Lincoln County Logging Company 1925-1939
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In 1925 Charles H. Davis Jr. established the Lincoln County Logging Company to log a tract of timber he owned along
the Siletz River. Logging operations consisted of cutting the logs, dragging them to the Siletz River, and then making
them into rafts to be towed downriver and out to sea. In 1927 Albert S. Kerry, one of the major stockholders,
persuaded Davis to allow his brother Almon A. Kerry to take charge of the company. Under Almon's direction, the
company began laying track up Roots Creek, with a log dump near the mouth of the creek on the Siletz River. Camp
was on a giant barge that had been owned by the Manary Logging Company called the Ark. Davis had used this during
his operations moving the Ark along the river as needed for logging. In 1939 operations along the line ended as all of
Davis' lands had been logged over. Today as one visits this area, there are stands of more recently planted third
growth, as well as the towering giants of second growth over them.
Log Dump:
Mainline:
First Spur:
Second Spur:
I don't know exactly what this canister was used for, possibly as an filter, but it
was lying next to the donkey sled.(01/02/12)
This rail plate for a switch was found at the donkey sled.(01/02/12)
The pictures below are of a donkey sled that was found on the creek side of the grade where several skid roads came down to the landing location. This landing was about 2/3
down the mainline towards the end. By the time we reached here, we had had enough of the rain and 50mph winds. So, we turned around and headed out.(01/02/12)
Looking up the grade past the second trestle after the grade crosses to the south side of Roots Creek.
The landing shown below is about where the toe of the knob on the left is.(01/02/12)
Looking N across the 2nd trestle past the crossing of Roots Creek. There was nothing left of this
trestle.(01/02/12)
Looking up the grade at a throughcut approximately 700 feet past the end of the 1st trestle after the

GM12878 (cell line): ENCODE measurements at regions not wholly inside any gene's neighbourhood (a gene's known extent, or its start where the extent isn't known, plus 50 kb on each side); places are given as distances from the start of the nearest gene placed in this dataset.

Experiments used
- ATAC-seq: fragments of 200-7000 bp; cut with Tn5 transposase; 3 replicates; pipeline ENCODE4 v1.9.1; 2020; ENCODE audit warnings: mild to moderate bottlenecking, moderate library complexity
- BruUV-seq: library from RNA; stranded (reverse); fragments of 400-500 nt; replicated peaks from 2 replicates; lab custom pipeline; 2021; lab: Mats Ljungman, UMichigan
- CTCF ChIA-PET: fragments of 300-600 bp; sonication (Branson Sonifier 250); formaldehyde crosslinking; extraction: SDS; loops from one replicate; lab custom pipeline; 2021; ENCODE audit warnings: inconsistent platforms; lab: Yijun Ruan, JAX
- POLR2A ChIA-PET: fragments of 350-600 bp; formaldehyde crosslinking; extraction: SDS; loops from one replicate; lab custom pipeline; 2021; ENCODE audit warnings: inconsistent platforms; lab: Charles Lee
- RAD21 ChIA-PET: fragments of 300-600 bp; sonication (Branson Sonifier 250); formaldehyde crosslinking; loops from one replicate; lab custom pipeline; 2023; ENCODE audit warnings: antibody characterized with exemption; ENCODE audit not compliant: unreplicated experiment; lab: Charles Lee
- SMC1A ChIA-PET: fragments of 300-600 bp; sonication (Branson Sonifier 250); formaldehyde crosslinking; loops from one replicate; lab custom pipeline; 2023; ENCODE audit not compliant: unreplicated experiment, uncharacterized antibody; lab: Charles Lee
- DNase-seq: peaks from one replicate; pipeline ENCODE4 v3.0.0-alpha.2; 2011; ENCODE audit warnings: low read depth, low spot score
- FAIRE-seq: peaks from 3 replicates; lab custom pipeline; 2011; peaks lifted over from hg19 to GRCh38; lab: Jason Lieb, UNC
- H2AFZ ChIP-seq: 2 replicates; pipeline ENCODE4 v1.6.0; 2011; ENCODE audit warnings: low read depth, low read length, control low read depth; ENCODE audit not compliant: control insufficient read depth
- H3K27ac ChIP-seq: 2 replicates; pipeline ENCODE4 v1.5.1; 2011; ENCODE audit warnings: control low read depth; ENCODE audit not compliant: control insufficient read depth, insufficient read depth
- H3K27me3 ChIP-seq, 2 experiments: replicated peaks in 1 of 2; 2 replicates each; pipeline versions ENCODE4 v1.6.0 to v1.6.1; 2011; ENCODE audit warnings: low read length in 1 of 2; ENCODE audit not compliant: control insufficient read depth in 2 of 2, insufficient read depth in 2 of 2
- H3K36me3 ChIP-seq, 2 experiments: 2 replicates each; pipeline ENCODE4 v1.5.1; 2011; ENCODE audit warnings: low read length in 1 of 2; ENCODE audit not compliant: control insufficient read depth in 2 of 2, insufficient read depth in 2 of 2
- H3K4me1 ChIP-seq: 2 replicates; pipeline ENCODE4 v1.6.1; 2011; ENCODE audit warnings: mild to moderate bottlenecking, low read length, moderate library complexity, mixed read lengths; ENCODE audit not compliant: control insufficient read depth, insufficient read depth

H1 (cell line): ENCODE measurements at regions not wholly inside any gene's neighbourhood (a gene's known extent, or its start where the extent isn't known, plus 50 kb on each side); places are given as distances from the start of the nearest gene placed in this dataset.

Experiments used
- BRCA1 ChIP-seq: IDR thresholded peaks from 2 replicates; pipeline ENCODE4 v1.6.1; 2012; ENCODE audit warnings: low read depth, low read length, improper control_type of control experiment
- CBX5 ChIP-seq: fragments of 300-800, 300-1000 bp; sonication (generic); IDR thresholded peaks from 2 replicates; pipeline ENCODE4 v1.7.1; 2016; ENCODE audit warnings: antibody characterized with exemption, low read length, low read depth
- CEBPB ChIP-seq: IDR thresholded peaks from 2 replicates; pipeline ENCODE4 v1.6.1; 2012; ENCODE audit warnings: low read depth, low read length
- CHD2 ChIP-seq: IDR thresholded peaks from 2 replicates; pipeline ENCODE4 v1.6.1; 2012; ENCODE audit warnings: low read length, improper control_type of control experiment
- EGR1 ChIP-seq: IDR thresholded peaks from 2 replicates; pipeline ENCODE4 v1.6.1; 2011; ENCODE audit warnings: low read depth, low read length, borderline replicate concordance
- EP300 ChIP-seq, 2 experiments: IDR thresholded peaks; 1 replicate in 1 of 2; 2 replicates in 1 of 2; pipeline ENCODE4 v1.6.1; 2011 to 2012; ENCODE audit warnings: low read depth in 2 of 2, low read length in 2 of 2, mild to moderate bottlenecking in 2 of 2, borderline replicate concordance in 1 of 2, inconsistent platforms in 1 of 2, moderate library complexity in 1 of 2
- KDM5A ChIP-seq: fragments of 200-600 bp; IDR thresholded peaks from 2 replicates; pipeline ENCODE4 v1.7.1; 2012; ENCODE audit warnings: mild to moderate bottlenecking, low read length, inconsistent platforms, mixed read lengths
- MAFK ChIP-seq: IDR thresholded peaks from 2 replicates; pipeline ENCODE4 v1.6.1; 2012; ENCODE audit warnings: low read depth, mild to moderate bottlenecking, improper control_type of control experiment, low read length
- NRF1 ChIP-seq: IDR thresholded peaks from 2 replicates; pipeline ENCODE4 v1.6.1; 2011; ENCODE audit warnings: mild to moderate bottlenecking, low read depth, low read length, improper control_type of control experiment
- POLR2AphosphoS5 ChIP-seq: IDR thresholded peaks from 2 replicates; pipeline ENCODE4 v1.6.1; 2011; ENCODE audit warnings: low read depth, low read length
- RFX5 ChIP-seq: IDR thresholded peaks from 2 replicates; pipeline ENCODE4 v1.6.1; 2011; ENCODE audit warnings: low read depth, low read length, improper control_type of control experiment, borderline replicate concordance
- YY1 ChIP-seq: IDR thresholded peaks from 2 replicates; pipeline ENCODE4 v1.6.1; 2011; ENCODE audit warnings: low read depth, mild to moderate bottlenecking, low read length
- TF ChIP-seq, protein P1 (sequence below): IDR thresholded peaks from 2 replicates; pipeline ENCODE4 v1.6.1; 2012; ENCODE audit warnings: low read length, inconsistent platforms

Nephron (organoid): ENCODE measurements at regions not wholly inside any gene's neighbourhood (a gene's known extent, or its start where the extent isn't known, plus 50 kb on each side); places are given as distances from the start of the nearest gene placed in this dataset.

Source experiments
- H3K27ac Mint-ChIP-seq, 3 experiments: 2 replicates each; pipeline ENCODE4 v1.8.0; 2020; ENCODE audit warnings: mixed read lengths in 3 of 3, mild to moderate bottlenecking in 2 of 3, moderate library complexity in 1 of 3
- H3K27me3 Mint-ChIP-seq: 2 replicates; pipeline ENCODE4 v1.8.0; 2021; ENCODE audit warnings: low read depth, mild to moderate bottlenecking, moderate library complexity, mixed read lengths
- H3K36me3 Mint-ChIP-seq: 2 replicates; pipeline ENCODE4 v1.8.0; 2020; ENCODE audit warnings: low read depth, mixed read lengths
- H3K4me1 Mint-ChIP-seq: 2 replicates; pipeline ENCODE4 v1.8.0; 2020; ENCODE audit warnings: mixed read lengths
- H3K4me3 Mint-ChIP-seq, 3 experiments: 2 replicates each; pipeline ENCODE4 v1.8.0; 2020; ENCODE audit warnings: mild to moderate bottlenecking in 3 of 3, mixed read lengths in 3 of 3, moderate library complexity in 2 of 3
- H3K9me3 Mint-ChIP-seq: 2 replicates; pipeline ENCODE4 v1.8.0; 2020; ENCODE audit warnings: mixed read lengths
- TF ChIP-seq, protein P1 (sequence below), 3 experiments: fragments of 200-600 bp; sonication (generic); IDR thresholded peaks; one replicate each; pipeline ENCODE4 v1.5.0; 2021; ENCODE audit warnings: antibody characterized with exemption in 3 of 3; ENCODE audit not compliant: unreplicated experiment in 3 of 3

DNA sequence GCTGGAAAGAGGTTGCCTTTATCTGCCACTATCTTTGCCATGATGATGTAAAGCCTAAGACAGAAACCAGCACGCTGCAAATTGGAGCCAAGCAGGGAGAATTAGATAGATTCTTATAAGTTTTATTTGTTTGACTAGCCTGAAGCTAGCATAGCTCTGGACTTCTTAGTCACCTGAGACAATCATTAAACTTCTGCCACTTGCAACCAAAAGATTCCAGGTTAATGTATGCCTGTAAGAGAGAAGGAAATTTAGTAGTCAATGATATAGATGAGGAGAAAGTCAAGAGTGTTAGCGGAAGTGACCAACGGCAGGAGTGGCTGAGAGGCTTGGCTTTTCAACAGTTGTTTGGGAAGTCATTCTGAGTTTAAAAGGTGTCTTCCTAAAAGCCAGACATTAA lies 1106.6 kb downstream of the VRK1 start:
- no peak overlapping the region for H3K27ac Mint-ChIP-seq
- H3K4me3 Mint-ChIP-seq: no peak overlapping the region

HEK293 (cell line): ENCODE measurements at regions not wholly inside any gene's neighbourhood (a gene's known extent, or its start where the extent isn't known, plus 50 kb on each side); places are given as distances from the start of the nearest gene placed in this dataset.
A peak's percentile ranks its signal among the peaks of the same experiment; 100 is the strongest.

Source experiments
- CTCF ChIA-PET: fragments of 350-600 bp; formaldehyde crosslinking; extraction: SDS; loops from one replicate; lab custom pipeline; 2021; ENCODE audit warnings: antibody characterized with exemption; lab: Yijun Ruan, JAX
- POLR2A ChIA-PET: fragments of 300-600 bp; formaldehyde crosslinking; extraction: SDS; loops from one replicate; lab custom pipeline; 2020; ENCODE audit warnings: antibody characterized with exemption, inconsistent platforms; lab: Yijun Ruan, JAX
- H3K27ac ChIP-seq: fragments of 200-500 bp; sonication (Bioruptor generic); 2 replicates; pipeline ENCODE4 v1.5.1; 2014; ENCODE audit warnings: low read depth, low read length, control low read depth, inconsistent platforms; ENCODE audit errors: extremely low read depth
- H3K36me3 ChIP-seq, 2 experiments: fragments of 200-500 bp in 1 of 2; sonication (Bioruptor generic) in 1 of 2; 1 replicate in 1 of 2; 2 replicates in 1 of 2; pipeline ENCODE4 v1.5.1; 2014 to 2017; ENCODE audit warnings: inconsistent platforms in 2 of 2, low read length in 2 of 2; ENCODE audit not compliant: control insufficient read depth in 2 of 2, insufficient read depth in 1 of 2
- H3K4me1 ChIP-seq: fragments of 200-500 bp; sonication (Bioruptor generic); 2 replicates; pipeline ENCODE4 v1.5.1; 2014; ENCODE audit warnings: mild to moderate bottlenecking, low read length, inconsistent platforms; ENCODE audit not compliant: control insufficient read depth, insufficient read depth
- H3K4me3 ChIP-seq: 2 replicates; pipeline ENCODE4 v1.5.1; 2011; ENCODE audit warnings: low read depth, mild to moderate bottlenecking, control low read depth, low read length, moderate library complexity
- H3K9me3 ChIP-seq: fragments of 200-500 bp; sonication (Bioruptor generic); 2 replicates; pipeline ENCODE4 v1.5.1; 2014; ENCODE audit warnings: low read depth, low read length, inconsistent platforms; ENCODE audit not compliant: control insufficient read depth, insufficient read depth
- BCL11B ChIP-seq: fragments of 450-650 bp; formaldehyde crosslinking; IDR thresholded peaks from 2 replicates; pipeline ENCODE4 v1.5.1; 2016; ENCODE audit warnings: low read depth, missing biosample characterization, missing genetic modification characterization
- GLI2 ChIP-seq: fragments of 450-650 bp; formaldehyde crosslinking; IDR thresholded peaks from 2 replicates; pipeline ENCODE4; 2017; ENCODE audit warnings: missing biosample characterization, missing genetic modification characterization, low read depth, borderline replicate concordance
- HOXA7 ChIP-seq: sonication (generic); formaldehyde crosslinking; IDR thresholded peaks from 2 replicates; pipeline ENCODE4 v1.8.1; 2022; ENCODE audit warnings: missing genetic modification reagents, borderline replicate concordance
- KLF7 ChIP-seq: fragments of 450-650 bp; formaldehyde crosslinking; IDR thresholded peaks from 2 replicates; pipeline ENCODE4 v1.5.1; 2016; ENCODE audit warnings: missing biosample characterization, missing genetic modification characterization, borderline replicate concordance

crossing of Roots Creek.(01/02/12)
Looking roughly NNE at the grade in a more recent clearcut. This is approximately 1200 feet past the
crossing of Roots Creek.(01/02/12)
Trestle cap spike found at the end of the first trestle past the Roots Creek crossing.(01/02/12)
Remains of an old barrel near the end of the first trestle past the crossing of Roots Creek.(01/02/12)
Trestle cap spike and debris of first trestle after the crossing of Roots Creek.(01/02/12)
Lloyd Palmer lining up for a picture of the stringers of the first trestle past the Roots Creek
crossing.(01/02/12)
Cross member pin of the first trestle after the crossing of Roots Creek.(01/02/12)
Fallen stringers of the first bridge after the crossing of Roots Creek, about 700 feet up the grade. This
trestle spanned two small creeks. Just past it, the grade exited the 25 year old reprod and entered a
fresher clearcut.(01/02/12)
Tie striations, just to the left of the trail. This is about a hundred feet before the first trestle past the
crossing of Roots Creek.(01/02/12)
Spike found in the grade, about 500 feet past the crossing of Roots Creek.(01/02/12)
A collection of bolts found along the grade about 300 feet past the crossing of Roots
Creek.(01/02/12)
Lloyd Palmer starting up the grade just past the crossing of Roots Creek. It should be noted that there are no pictures of the trestle that spanned Roots Creek because there are no remains that we
could find. Also, for the 1,000 feet that the grade ran on the NW side of Roots Creek from the road to the creek crossing, there are no pictures since this is nothing but 12ft tall salmonberry and with Josh
and Lloyd cutting a trail through it, you still could not see anything.(01/02/12)
This is looking west at the throughcut where the second spur takes off to the north from the grade. It is the patch
of grass at the extreme right of the photo.(01/02/12)
Looking east at a previous throughcut. This is where the 4405 road takes off, just past the first spur.(01/02/12)
Lloyd Palmer and Josh Herzberg joking around on the second spur just after it took off from the 4400 Line.(01/02/12)
Josh Herzberg and the first throughcut about 300 feet up the grade past the mainline.(01/02/12)
Josh Herzberg and Lloyd Palmer looking up the grade at the second throughcut. The first trestle ended behind
them with no remains that could be found. This is about 1,200 feet up the grade from the mainline.(01/02/12)
Looking SW at Lloyd Palmer at the beginning of the second trestle, while standing at the end of it. This was the last
trestle and was about 1,300 feet from the 4400 Line. There was nothing left of this trestle as well.(01/02/12)
Looking up the grade, through the salmonberry, at the older timber that the grade ran into.(01/02/12)
The second spur took off to the NE from the 4400 Road about 4,300 feet from the start of the road. It had two trestles across two draws. At the end of the second trestle, the grade made a sweeping 90 degree turn to
the NW to avoid crossing the main creek. It ran for about another 600 feet past the second trestle before ending on the top of a small ridge line.